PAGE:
NASA to launch SMAP satellite to measure soil moisture

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NASA drought map (KFSN)

The newest mission from NASA will soon provide detailed data as it closely monitors the on-going drought. The system is designed to scratch below the earth's surface.

NASA's latest launch from Vandenberg Air Force Base will measure the amount of water in our soil.

Farmers in the drought-stricken Central Valley will be among those who benefit from information provided by SMAP (Soil Moisture Active Passive).

"The applications from SMAPs are very broad for science and society -- including agricultural yield. So the amount of water that's available to the roots of plants is essential for estimating potential yield," said Dr. John Bolten, NASA scientist.

NASA images show a light snow pack and the effects on Central California as we head into a fourth year of drought. The van-sized satellite will measure the moisture in the top two inches of soil and offer a global perspective.

"The commodity pricing for crops in the US is driven by the health of plants in Central Asia or South American. So if we have a global estimate of the health of these plants by assessing the amount of water available to the roots, it would really improve our targeting of humanitarian assistance for global crops and yields," said Dr. Bolten.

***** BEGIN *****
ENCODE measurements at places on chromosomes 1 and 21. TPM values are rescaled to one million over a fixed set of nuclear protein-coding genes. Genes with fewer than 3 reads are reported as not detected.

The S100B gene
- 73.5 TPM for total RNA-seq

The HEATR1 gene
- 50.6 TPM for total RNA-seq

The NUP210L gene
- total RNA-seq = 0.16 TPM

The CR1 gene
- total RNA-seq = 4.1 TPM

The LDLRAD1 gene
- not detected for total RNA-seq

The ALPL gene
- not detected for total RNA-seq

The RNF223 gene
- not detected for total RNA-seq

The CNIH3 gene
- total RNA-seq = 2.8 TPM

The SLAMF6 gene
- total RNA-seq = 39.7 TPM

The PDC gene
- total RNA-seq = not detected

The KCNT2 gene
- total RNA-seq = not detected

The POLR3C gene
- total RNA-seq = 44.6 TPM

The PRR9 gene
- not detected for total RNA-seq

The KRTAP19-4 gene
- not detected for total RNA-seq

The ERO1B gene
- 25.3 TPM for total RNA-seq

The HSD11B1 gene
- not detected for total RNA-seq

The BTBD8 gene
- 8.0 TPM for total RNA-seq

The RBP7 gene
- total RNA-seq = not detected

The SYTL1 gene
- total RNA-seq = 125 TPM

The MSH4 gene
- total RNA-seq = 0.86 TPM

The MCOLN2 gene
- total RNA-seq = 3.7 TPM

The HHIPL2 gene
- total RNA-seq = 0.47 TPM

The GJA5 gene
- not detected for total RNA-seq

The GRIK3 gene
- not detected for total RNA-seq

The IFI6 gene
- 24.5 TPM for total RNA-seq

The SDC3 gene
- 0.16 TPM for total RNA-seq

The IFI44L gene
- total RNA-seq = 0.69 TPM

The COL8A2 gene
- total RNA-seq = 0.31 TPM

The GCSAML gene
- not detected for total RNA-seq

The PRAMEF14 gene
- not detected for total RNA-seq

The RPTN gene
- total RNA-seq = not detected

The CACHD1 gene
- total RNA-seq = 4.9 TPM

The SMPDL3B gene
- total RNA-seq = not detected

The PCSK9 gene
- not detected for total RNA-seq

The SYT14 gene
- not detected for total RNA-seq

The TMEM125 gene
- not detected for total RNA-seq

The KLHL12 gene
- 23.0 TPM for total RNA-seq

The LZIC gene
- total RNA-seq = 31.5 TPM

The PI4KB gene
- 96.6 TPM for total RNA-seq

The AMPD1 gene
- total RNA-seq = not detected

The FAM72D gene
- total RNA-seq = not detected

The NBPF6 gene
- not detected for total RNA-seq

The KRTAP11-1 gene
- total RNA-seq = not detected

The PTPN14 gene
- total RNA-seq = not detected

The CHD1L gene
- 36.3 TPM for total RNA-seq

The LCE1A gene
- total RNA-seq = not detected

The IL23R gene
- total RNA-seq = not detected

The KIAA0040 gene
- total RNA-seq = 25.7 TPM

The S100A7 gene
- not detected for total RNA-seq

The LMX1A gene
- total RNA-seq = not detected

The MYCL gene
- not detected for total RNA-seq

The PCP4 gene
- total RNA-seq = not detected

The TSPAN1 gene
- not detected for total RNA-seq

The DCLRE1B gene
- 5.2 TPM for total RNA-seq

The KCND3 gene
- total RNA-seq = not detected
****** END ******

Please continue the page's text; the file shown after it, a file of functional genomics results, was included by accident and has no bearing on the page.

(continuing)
The system will allow scientists to better predict both drought and flooding. From this NASA SMAP satellite we will have direct continuous observations of soil moisture for the first time ever. This is sort of a game changer for weather forecasting and climate forecasting.
Related Topics:
technologyagricultureag reportag watchdroughtcalifornia watercalifornia
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